Previous studies have reported encouraging short and intermediate term outcomes of children with TGA after ASO. Lupinetti and colleagues3 reported that, of their 115 patients who were assessed by echocardiography at a mean duration of 12 months after ASO, all but one had normal FS and LV wall motion.3 Similarly, Hovels-Gurich and colleagues5 observed normal LV shortening fraction in 77 children assessed at a mean of 5.4 years after ASO. Colan and colleagues4 further used a preload independent, afterload adjusted myocardial contractility index, and showed that LV contractility was normal in 32 patients at five to 50 months after ASO. These findings were replicated in their later study of 330 children with TGA at a mean of 3.5 years after ASO, 184 of whom had an intact ventricular septum.6

Despite the encouraging early reports, the present study showed, to the contrary, subnormal LV contractility in a significant proportion of patients when followed up for nearly a decade after ASO. In fact, Vogel and colleagues18 have previously reported regional wall motion abnormalities and myocardial perfusion defects in seven of 21 children with TGA who were studied at a mean of 2.2 years after ASO. Bengel and colleagues19 reported impaired myocardial blood flow during adenosine induced vasodilatation and attenuation of coronary flow reserve measured by positron emission tomography in patients after one stage repair and, although their results may have been confounded by pulmonary artery banding before ASO in two thirds of their patients, their findings are a cause for concern.19 Furthermore, the same group of workers have reported high concentrations of glycogen phosphorylase isoenzyme BB, a marker of myocardial ischaemia, at rest and after treadmill exercise in patients with stress induced defects on positron emission tomography.8 Importantly, significant coronary artery abnormalities were not found in any of these patients. Our findings hence corroborate those of the recent studies and reflect functional alteration of the left ventricle as a result of possible myocardial ischaemia, with further exaggeration under stress.

DSE studies have been used for early detection of cardiac dysfunction in children with cancer9 and thalassaemia.10 The optimal dose of dobutamine in children remains controversial. Nonetheless, frequent side effects have been reported to occur with an infusion rate of ⩾ =  10 μg/kg/min.9 In fact, De Wolf and colleagues20 showed that a dobutamine dose of 5 μg/kg/min was tolerated and effective in inducing significant changes in systolic echocardiographic indexes in all of their patients, including children and young adults.20 To determine the presence of wall motion abnormalities, we analysed the wall motion at the maximum tolerated dose of dobutamine. The indications for termination of dobutamine in the present study were similar to those reported in the paediatric population.20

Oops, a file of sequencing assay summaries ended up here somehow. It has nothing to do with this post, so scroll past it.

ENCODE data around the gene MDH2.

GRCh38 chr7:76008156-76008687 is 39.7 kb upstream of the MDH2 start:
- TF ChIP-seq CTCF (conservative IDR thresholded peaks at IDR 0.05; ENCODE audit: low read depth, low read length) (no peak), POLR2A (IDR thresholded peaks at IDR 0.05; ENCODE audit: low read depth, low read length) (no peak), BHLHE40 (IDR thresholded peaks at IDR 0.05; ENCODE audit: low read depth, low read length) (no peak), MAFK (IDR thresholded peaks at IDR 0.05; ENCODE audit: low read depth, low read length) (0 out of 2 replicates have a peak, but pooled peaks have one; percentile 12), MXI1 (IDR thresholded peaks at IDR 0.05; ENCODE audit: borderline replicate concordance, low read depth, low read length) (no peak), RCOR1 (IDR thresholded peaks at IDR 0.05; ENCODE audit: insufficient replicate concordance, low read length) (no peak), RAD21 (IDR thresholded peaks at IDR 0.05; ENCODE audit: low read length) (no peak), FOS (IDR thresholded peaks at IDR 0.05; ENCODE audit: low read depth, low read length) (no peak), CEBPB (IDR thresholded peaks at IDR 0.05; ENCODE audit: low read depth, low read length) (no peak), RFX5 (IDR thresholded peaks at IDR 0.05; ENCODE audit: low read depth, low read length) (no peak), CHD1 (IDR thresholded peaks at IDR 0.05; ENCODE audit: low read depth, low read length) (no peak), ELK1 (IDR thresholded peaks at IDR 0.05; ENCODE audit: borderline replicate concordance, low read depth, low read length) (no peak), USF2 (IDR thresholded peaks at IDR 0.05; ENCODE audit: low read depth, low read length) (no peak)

The underlying mechanisms for impairment of LV contractility, stress induced wall motion abnormalities, and myocardial perfusion defects remain speculative. The prevalence of coronary arterial stenosis and occlusion after ASO, as shown by aortography and selective coronary arteriography, is reported to range from 3–8%.21,22 It appears unlikely, however, that distortion of coronary artery anatomy explains our findings, as angiographic examination results were normal in our patients and evidence of involvement of a well defined coronary arterial territory was absent. Our findings, on the other hand, tend to support a more global impairment of LV function. The association between longer cardiopulmonary bypass and circulatory arrest times and impaired LV contractility may suggest that open heart surgery itself leads to LV dysfunction. Hayes and colleagues23 reported fixed myocardial perfusion defects in children after ASO and other types of open heart surgery and further speculated that microinfarction caused by embolism during open heart surgery is a potential explanation. However, the reversible perfusion defects detected in our patients suggest dynamic rather than static disturbance of myocardial blood flow.